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Inference in first-order logic

Inference in first-order logic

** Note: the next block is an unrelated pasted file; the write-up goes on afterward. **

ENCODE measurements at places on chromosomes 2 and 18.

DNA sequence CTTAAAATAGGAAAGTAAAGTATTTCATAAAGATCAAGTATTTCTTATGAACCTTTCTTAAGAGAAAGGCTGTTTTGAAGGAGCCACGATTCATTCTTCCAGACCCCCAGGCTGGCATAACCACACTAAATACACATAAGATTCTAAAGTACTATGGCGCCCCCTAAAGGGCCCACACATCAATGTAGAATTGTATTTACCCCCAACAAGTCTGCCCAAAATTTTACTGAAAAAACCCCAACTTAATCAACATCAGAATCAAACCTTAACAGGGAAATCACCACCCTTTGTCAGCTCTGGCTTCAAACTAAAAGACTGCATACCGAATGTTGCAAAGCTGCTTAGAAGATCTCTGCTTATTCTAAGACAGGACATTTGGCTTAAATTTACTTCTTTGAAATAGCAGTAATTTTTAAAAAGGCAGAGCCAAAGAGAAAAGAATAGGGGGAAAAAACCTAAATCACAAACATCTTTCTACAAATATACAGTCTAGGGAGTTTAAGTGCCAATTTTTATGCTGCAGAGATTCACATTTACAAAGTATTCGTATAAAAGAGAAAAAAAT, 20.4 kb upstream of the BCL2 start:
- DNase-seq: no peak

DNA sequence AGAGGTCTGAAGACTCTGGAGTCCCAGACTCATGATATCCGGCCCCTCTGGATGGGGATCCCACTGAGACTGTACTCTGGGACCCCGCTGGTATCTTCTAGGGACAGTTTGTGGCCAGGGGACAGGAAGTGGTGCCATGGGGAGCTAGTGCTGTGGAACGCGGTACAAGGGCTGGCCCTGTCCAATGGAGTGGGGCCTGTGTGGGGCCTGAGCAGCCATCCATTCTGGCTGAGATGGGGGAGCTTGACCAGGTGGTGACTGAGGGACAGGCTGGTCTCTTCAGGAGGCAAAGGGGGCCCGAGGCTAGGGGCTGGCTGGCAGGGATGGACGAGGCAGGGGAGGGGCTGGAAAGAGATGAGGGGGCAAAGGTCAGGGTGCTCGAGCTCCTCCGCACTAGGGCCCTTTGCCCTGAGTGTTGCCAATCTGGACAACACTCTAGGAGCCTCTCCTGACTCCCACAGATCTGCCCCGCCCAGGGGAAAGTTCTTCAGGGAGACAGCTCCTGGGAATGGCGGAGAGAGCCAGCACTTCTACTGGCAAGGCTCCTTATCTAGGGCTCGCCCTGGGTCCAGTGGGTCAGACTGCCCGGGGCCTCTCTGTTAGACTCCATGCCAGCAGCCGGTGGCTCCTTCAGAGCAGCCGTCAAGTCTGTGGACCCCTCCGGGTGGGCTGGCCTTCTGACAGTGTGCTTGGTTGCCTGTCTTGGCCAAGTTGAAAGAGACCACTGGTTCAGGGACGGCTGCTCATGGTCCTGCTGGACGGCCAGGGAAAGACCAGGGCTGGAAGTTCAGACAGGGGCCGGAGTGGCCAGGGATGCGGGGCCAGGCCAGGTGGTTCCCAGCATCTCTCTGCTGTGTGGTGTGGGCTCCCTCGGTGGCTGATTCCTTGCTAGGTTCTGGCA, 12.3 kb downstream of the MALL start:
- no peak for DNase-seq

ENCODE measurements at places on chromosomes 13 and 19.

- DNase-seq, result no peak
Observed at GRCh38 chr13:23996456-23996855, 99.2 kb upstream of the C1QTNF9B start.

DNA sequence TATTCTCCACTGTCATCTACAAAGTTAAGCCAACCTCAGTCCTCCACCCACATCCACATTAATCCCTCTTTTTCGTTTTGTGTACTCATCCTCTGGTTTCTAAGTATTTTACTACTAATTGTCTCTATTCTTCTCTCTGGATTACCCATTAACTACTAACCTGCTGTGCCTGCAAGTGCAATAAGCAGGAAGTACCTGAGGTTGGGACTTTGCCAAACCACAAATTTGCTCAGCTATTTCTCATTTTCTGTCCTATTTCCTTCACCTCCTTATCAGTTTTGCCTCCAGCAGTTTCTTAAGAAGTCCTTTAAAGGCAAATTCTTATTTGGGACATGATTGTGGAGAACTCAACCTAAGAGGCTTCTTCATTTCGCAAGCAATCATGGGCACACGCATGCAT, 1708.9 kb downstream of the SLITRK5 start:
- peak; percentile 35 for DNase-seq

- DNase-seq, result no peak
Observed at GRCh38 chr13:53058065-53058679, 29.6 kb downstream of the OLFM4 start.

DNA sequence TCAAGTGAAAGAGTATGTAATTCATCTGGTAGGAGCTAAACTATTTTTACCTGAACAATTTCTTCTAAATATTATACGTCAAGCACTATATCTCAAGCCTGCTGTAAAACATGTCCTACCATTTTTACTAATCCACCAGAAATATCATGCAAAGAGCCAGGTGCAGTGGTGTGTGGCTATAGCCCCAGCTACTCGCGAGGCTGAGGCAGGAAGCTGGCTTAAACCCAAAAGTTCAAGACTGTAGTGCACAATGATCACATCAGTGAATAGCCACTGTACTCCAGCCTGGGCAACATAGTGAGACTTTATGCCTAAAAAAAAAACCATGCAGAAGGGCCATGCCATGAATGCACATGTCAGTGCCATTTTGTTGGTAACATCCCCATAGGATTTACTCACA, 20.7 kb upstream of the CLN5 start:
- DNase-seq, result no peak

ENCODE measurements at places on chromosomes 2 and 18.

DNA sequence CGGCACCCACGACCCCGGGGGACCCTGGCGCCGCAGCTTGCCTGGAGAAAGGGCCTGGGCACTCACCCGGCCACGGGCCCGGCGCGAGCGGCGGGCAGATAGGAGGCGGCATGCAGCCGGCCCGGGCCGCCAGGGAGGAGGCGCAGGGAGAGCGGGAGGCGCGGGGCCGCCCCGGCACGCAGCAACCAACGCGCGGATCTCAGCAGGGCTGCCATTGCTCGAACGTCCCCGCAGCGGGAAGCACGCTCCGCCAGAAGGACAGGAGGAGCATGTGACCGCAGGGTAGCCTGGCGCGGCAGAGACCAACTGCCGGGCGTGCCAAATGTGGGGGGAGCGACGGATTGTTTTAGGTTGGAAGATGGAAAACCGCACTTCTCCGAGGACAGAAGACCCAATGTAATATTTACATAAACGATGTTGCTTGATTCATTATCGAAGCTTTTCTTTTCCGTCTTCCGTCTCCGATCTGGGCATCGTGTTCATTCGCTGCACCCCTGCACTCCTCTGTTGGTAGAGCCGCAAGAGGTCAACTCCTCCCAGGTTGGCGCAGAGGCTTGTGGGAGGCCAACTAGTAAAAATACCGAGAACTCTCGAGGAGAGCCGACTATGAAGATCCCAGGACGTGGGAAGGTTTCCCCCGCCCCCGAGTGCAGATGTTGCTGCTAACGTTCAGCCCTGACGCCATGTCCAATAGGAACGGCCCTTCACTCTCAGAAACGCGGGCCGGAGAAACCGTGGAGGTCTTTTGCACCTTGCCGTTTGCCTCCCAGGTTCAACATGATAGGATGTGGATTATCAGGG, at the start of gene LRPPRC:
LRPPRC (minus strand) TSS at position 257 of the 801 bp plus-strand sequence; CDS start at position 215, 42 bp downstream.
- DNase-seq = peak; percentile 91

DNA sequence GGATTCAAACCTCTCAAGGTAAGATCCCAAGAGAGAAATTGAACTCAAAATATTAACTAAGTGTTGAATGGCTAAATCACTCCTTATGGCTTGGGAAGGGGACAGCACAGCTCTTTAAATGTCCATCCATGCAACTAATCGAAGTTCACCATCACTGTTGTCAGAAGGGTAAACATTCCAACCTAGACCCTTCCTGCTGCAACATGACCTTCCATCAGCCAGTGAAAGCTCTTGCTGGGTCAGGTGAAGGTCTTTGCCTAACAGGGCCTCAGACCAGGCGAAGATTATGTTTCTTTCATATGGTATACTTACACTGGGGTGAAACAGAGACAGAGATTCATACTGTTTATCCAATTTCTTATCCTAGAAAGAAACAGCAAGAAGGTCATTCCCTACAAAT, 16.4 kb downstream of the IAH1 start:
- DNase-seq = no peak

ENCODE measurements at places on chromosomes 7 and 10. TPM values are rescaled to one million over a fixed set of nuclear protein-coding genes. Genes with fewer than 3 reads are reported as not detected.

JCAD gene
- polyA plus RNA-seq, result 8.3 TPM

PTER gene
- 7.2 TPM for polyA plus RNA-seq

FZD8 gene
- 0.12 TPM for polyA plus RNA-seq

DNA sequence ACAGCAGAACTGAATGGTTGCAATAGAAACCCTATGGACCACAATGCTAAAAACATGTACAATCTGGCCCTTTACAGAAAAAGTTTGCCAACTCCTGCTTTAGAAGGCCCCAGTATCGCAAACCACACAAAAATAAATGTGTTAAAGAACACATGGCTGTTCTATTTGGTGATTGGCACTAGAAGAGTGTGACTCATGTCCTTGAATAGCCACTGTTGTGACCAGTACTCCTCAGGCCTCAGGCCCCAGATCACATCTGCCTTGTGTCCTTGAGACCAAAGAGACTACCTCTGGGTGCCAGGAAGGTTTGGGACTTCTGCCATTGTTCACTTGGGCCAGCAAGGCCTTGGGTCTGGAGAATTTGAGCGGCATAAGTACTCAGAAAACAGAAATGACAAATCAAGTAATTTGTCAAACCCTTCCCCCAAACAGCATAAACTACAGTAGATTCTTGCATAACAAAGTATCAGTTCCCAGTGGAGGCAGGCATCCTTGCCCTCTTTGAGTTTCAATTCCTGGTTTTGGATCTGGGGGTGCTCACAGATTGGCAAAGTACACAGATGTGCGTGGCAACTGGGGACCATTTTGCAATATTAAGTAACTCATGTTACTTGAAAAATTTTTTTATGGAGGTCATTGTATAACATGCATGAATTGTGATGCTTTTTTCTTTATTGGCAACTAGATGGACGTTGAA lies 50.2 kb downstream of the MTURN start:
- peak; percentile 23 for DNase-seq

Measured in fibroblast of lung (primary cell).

Inference in firstorder logic Chapter 9 (Please turn your mobile devices to silent. Thanks) CS3243 Inference 1 Last Time  First Order Logic  Reasons about objects, predicates I  ntroduces equality and quantifiers  Brief excursion into Prolog T   o be finished and related to more in depth today CS3243 Inference 2 Outline  Reducing firstorder inference to propositional inference  Unification  Generalized Modus Ponens  Forward chaining  Backward chaining  Resolution CS3243 Inference 3 Universal instantiation (UI)   Every instantiation of a universally quantified sentence is entailed by it: ∀v α Subst(v/g, α) for any variable v and ground term g   E.g., ∀x King(x) ∧ Greedy(x) ⇒ Evil(x) yields: King(John) ∧ Greedy(John) ⇒ Evil(John) King(Richard) ∧ Greedy(Richard) ⇒ Evil(Richard) King(Father(John)) ∧ Greedy(Father(John)) ⇒ Evil(Father(John)) … CS3243 Inference 4 Existential instantiation (EI)  For any sentence α, variable v, and constant symbol k that does not appear elsewhere in the knowledge base: ∃v α Subst(v/k, α)  E.g., ∃x Crown(x) ∧ OnHead(x,John) yields: Crown(C ) ∧ OnHead(C ,John) 1 1 provided C is a new constant symbol, called a 1 Skolem constant CS3243 Inference 5 Reduction to propositional inference Suppose the KB contains just the following: ∀x King(x) ∧ Greedy(x) ⇒ Evil(x) King(John) Greedy(John) Brother(Richard,John)   Instantiating the universal sentence in all possible ways, we have: King(John) ∧ Greedy(John) ⇒ Evil(John) King(Richard) ∧ Greedy(Richard) ⇒ Evil(Richard) King(John) Greedy(John) Brother(Richard,John)   The new KB is propositionalized: proposition symbols are King(John), Greedy(John), Evil(John), King(Richard), etc. CS3243 Inference 6 Blank spaces to fill in on this slide Propositionalization   Every FOL KB can be propositionalized so as to preserve entailment   Convert it to propositional logic   A ground sentence is entailed by new KB iff entailed by original KB   Idea: propositionalize KB and query, apply resolution, return result   But there’s a problem: with function symbols, there are infinitely many ground terms:  e.g., Father(Father(Father(John))) CS3243 Inference 7 Blank spaces to fill in on this slide Propositionalization, continued Theorem: Herbrand (1930). If a sentence α is entailed by an FOL KB, it is entailed by a finite subset of the propositionalized KB Remind you of any other Idea: For n = 0 to ∞ do algorithm create a propositional KB by instantiating with depthn terms see if α is entailed by this KB Problem: works if α is entailed, loops if α is not entailed Theorem: Turing (1936), Church (1936) Entailment for FOL is semidecidable (algorithms exist that say yes to every entailed sentence, but no algorithm exists that also says no to every non entailed sentence.) CS3243 Inference 8 Problems with propositionalization   Propositionalization seems to generate lots of irrelevant sentences.   E.g., from: ∀x King(x) ∧ Greedy(x) ⇒ Evil(x) King(John) ∀y Greedy(y) Brother(Richard,John)   it seems obvious that Evil(John), but propositionalization produces lots of facts such as Greedy(Richard) that are irrelevant k   With p kary predicates and n constants, there are p·n instantiations. 2   E.g., p=1 k=2 n=3, Rel(,).  3 × 3 = 3 = 9 possibilities CS3243 Inference 9 Blank spaces to fill in on this slide Unification   We can get the inference immediately if we can find a substitution θ such that King(x) and Greedy(x) match King(John) and Greedy(y) θ = x/John,y/John works   Unify(α,β) = θ if αθ = βθ p q θ Knows(John,x) Knows(John,Jane) x/Jane Knows(John,x) Knows(y,OJ) x/OJ,y/John Knows(John,x) Knows(y,Mother(y)) y/John,x/Mother(John) Knows(John,x) Knows(x,OJ) fail   Standardizing apart eliminates overlap of variables, e.g., Knows(z ,OJ) 17 CS3243 Inference 10 Unification  To unify Knows(John,x) and Knows(y,z), θ = y/John, x/z or θ = y/John, x/John, z/John  The first unifier is more general than the second.  There is a single most general unifier (MGU) that is unique up to renaming of variables. MGU = y/John, x/z CS3243 Inference 11 The unification algorithm CS3243 Inference 12 The unification algorithm CS3243 Inference 13 Blank spaces to fill in on this slide Let’s do one together Knows(John,x) Knows(y,Mother(y)) CS3243 Inference 14 Generalized Modus Ponens (GMP) p ', p ', … , p ', ( p ∧ p ∧ … ∧ p ⇒q) 1 2 n 1 2 n where p 'θ = p θ for all i i i qθ p ' is King(John) p is King(x) 1 1 p ' is Greedy(y) p is Greedy(x) 2 2 θ is x/John,y/John q is Evil(x) q θ is Evil(John)   GMP used with KB of definite clauses (exactly one positive literal)   n.b. recall Horn form allows at most one positive literal (less restrictive)   All variables assumed universally quantified CS3243 Inference 15 Let’s do an example with a KB   The law says that it is a crime for an American to sell weapons to hostile nations. The country Nono, an enemy of America, has some missiles, and all of its missiles were sold to it by Colonel West, who is American.   Prove that Colonel West is a criminal CS3243 Inference 16 The example KB in FOL ... it is a crime for an American to sell weapons to hostile nations: American(x) ∧ Weapon(y) ∧ Sells(x,y,z) ∧ Hostile(z) ⇒ Criminal(x) Nono … has some missiles, i.e., ∃x Owns(Nono,x) ∧ Missile(x): Owns(Nono,M ) and Missile(M ) 1 1 … all of its missiles were sold to it by Colonel West Missile(x) ∧ Owns(Nono,x) ⇒ Sells(West,x,Nono) Missiles are weapons: Missile(x) ⇒ Weapon(x) An enemy of America counts as "hostile“: Enemy(x,America) ⇒ Hostile(x) West, who is American … American(West) The country Nono, an enemy of America … Enemy(Nono,America) CS3243 Inference 17 Forward chaining algorithm CS3243 Inference 18 Forward chaining proof CS3243 Inference 19 Forward chaining proof CS3243 Inference 20 Forward chaining proof CS3243 Inference 21 Soundness of GMP   Need to show that p ', …, p ', (p ∧ … ∧ p ⇒ q) ╞ qθ 1 n 1 n provided that p 'θ = pθ for all I i i   Lemma: For any sentence p, we have p ╞ pθ by UI 1.  (p ∧ … ∧ p ⇒ q) ╞ (p ∧ … ∧ p ⇒ q)θ = (p θ ∧ … ∧ p θ ⇒ qθ) 1 n 1 n 1 n 2.  p ', …, p ' ╞ p ' ∧ … ∧ p ' ╞ p 'θ ∧ … ∧ p 'θ 1 n 1 n 1 n 3.  From 1 and 2, qθ follows by ordinary Modus Ponens CS3243 Inference 22 Properties of forward chaining   Sound and complete for firstorder definite clauses   Datalog = firstorder definite clauses + no functions   FC terminates for Datalog in finite number of iterations   May not terminate in general if α is not entailed   This is unavoidable: entailment with definite clauses is again semidecidable CS3243 Inference 23 Definite clause Equivalence to CSPs Diff(wa,nt) ∧ Diff(wa,sa) ∧ Diff(nt,q) ∧ Diff(nt,sa) ∧ Diff(q,nsw) ∧ Diff(q,sa) ∧ Diff(nsw,v) ∧ Diff(nsw,sa) ∧ Diff(v,sa) ⇒ Colorable() Diff(Red,Blue) Diff (Red,Green) Diff(Green,Red) Diff(Green,Blue) Diff(Blue,Red) Diff(Blue,Green) Some facts   Each conjunct can be viewed as a constraint on a variable.   Every finite CSP can be expressed as a single definite clause together with some facts. CS3243 Inference 24 Improving efficiency The algorithm presented earlier isn’t efficient. Let’s make it better. 1.  Matching itself is expensive, Database indexing allows O(1) retrieval of known facts  e.g., query a table where all instantations of p(x) are stored; Missile(x) retrieves Missile(M ) 1 For predicates with many subgoals, the conjunct ordering problem applies  e.g., for Missile(x) ∧ Owns(Nono,x) ⇒ Sells(West, x, Nono) if there are many things owned by Nono, perhaps better to start with Missile(x) conjunct CS3243 Inference 25 Improving efficiency, continued 2.  Incremental forward chaining: Only match rules on iteration k if a premise was added on iteration k1 ⇒ Original algorithm discards partially matched rules ⇒ Instead, keep track of conjuncts matched to avoid duplicate work ⇒ Match each rule whose premise contains a newly added positive literal Leads to the development of Rete (“ReeTee”) networks in real world production systems 3.  Irrelevant Facts: several ways to address … let’s segue to Backward Chaining. CS3243 Inference 26 Backward chaining algorithm What type of search algorithm is this SUBST(COMPOSE(θ , θ ), p) = 1 2 SUBST(θ , SUBST(θ , p)) 2 1 CS3243 Inference 27 Backward chaining example CS3243 Inference 28 Backward chaining example CS3243 Inference 29 Backward chaining example CS3243 Inference 30 Backward chaining example CS3243 Inference 31 Backward chaining example CS3243 Inference 32 Backward chaining example CS3243 Inference 33 Backward chaining example CS3243 Inference 34 Properties of backward chaining  Depthfirst recursive proof search: space is linear in size of proof  Incomplete due to infinite loops ⇒ fix by checking current goal against every goal on stack  Inefficient due to repeated subgoals (both success and failure) ⇒ fix using caching of previous results (extra space)  Widely used for logic programming CS3243 Inference 35 Logic programming: Prolog   Backward chaining with Horn clauses + bells whistles   Program = set of clauses = head : literal , … literal . 1 n criminal(X) : american(X), weapon(Y), sells(X,Y,Z), hostile(Z).   Depthfirst, lefttoright backward chaining   Builtin predicates for arithmetic etc., e.g., X is YZ+3   Builtin predicates that can have side effects (e.g., input and output predicates, assert/retract predicates)   Closedworld assumption / database semantics ("negation as failure")   e.g., given alive(X) : not dead(X).   alive(joe) succeeds if dead(joe) fails   No checks for infinite recursion   No occurs check for unification CS3243 Inference 36 Resolution: recap and look at FOL   Full firstorder version: l ∨ ··· ∨ l , m ∨ ··· ∨ m 1 k 1 n (l ∨ ··· ∨ l ∨ l ∨ ··· ∨ l ∨ m ∨ ··· ∨ m ∨ m ∨ ··· ∨ m )θ 1 i1 i+1 k 1 j1 j+1 n where Unify(l , ¬m ) = θ. i j   The two clauses are assumed to be standardized apart so that they share no variables.   For example, ¬Rich(x) ∨ Unhappy(x), Rich(Ken) Unhappy(Ken) with θ = x/Ken   Apply resolution steps to CNF(KB ∧ ¬α); complete for FOL CS3243 Inference 37 Conversion to CNF  Everyone who loves all animals is loved by someone: Is this the same y ∀x ∀y Animal(y) ⇒ Loves(x,y) ⇒ ∃y Loves(y,x)  1. Eliminate biconditionals and implications ∀x ¬∀y ¬Animal(y) ∨ Loves(x,y) ∨ ∃y Loves(y,x)  2. Move ¬ inwards: ¬∀x p ≡ ∃x ¬p, ¬∃x p ≡ ∀x ¬p ∀x ∃y ¬(¬Animal(y) ∨ Loves(x,y)) ∨ ∃y Loves(y,x) ∀x ∃y ¬¬Animal(y) ∧ ¬Loves(x,y) ∨ ∃y Loves(y,x) ∀x ∃y Animal(y) ∧ ¬Loves(x,y) ∨ ∃y Loves(y,x) CS3243 Inference 38 Conversion to CNF, continued 3.  Standardize variables: each quantifier should use a different one ∀x ∃y Animal(y) ∧ ¬Loves(x,y) ∨ ∃z Loves(z,x) 4.  Skolemize: a more general form of existential instantiation. Each existential variable is replaced by a Skolem function of the enclosing universally quantified variables: Why do we need a ∀x Animal(F(x)) ∧ ¬Loves(x,F(x)) ∨ Loves(G(x),x) function and not a variable 5.  Drop universal quantifiers: Animal(F(x)) ∧ ¬Loves(x,F(x)) ∨ Loves(G(x),x) 6.  Distribute ∨ over ∧ : Animal(F(x)) ∨ Loves(G(x),x) ∧ ¬Loves(x,F(x)) ∨ Loves(G(x),x) CS3243 Inference 39 Resolution proof: definite clauses CS3243 Inference 40 Resolution proof: definite clauses CS3243 Inference 41 Resolution proof: definite clauses CS3243 Inference 42 Resolution proof: definite clauses CS3243 Inference 43 Resolution proof: definite clauses CS3243 Inference 44 Refutation completeness  Resolution can say yes to any entailed sentence but cannot be used to generate all entailed sentences E.   g., won’t generate Animal(x) ∨ ¬Animal(x) CS3243 Inference 45 Blank spaces to fill in on this slide Resolution special cases  Factoring: may need  To handle equality to remove redundant x=y, need to use literals (literals that demodulation (sub x are unifiable) for y in some clause that has x).  L(x) ∨ G(a,b)  B = Son(A)  ¬L(x) ∨ G(K,L)  Property(B)     CS3243 Inference 46 Summary  Examined our three strategies for logic inference in FOL:  Forward Chaining Ba   ckward Chaining (what Prolog uses) R   esolution  To think about: when is each of the three systems the most appropriate CS3243 Inference 47